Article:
surprised that husband actually stood up for me in the face of his mother. I went up for a quick lay down and was
still miffed by her comment after it.

The salmon-- which I wouldn't have eaten-- turned out to not have been let out of the freezer. Thus it was a block
of frozen pinkish ice and it had escaped its' certain fate for one more enchanted evening. Mac and cheese for all
three of us it became. [Old lady friend had departed before dinner was started, as culturally correct].

After dinner, I read a true crime book and settled down to computer and bedtime.

It was cloudy most of the day until suppertime. Mother-in-law left on the 10 o'clock boat and was back about 3 from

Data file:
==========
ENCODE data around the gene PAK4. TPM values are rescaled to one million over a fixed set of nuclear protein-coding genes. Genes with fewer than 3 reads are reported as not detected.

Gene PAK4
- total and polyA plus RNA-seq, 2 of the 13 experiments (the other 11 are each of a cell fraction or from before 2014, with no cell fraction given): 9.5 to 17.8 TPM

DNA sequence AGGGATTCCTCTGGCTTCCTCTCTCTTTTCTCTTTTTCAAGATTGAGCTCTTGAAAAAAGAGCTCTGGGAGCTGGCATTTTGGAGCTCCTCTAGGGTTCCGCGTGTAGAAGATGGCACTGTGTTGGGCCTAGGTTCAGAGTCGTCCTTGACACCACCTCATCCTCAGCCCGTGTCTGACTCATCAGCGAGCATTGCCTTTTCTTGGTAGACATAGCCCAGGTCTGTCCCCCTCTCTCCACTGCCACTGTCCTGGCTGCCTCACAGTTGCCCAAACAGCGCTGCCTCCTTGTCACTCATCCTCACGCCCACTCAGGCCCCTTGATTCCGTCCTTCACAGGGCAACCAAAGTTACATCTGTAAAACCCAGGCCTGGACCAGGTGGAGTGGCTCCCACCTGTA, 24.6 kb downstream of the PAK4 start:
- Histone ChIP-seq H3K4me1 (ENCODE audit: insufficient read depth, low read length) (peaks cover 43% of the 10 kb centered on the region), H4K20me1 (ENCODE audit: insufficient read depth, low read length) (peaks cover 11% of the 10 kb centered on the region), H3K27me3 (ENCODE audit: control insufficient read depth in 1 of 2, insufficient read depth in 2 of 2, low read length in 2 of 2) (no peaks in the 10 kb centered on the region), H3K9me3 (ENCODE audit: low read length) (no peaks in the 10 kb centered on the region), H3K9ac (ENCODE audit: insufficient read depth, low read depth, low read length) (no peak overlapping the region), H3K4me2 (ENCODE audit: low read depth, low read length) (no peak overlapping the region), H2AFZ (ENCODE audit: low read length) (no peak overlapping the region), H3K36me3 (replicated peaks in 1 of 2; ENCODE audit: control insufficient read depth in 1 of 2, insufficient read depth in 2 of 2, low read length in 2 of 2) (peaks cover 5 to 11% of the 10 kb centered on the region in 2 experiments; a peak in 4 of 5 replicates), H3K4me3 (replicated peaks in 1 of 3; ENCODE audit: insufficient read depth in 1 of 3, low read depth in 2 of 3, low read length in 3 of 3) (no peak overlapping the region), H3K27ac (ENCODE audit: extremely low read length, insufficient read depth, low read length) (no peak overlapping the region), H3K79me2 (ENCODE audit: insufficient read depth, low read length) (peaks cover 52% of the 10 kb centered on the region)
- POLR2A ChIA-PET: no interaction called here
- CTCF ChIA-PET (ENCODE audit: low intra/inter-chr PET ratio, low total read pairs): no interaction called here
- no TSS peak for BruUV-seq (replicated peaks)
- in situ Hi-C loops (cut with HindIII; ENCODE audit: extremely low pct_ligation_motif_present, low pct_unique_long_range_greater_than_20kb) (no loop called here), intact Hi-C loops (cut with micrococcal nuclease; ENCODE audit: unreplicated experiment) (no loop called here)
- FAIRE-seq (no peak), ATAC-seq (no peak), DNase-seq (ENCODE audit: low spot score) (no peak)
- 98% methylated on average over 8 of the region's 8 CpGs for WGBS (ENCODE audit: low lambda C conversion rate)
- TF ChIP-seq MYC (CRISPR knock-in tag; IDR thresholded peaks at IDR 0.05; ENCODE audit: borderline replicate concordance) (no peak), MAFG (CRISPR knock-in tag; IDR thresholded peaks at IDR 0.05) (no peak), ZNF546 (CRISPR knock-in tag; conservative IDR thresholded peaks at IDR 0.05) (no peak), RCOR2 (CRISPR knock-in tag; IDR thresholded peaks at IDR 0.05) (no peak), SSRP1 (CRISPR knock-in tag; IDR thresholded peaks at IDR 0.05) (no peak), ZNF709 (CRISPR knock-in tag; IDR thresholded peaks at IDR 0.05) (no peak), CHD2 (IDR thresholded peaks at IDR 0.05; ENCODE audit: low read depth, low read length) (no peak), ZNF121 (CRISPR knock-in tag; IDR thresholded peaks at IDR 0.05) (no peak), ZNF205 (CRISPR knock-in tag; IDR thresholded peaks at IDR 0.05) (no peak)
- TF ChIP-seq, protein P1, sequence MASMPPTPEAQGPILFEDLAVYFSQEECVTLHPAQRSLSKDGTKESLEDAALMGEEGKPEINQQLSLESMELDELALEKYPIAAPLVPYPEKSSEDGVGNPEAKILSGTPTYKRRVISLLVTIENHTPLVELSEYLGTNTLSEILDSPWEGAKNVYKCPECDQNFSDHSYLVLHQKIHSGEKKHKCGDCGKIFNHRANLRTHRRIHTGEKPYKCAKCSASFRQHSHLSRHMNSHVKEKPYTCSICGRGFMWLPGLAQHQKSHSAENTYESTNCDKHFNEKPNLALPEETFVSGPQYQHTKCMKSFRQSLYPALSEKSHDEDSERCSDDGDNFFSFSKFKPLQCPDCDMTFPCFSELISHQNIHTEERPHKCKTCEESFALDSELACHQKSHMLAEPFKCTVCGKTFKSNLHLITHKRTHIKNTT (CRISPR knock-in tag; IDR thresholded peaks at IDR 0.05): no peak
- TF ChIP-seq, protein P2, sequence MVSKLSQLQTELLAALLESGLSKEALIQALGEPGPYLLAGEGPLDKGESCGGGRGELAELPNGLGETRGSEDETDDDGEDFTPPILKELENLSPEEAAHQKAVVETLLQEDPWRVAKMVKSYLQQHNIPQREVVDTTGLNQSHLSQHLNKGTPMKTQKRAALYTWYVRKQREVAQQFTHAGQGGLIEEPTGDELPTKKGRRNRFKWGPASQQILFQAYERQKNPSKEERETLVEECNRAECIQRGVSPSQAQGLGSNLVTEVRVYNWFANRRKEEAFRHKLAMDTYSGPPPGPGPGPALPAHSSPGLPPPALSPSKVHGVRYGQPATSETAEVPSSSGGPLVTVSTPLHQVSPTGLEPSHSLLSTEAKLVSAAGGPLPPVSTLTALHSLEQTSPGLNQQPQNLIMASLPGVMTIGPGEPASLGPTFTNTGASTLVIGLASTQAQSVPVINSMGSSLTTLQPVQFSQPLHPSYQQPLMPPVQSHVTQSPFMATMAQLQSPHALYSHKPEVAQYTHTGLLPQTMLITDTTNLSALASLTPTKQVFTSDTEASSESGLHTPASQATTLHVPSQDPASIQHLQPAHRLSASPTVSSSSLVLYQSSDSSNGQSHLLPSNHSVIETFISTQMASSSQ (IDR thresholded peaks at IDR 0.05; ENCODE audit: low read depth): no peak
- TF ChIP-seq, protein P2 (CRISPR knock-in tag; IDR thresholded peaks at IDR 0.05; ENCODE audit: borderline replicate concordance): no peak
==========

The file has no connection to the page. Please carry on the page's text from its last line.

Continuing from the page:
her jaunt to town with a friend down the road. Blondie and the daemon dawg from hell had a walk up the road and
then a left at the gold course. Blondie favors the dock but we did not go there. Daemon dawg favors nipping people
who pay attention to her upon meeting but that begs the question I suppose. Husband mortified me by saying he would
want the daemon dawg after mother-in-law's demise. I don't.

At the library, I updated a few of my own blogs with my "Mother, Mother" post and visited a few other blogs, checked
e-mails of several addys, and sent out a short note or two myself. All of this was on my laptop after a nice
young man staying with Henry for the summer showed me how to get onto the open connection. Damnit, Kismet.

Husband made several signs of severe ennui so I reluctantly agreed to leave. After a stop for junk food, we drove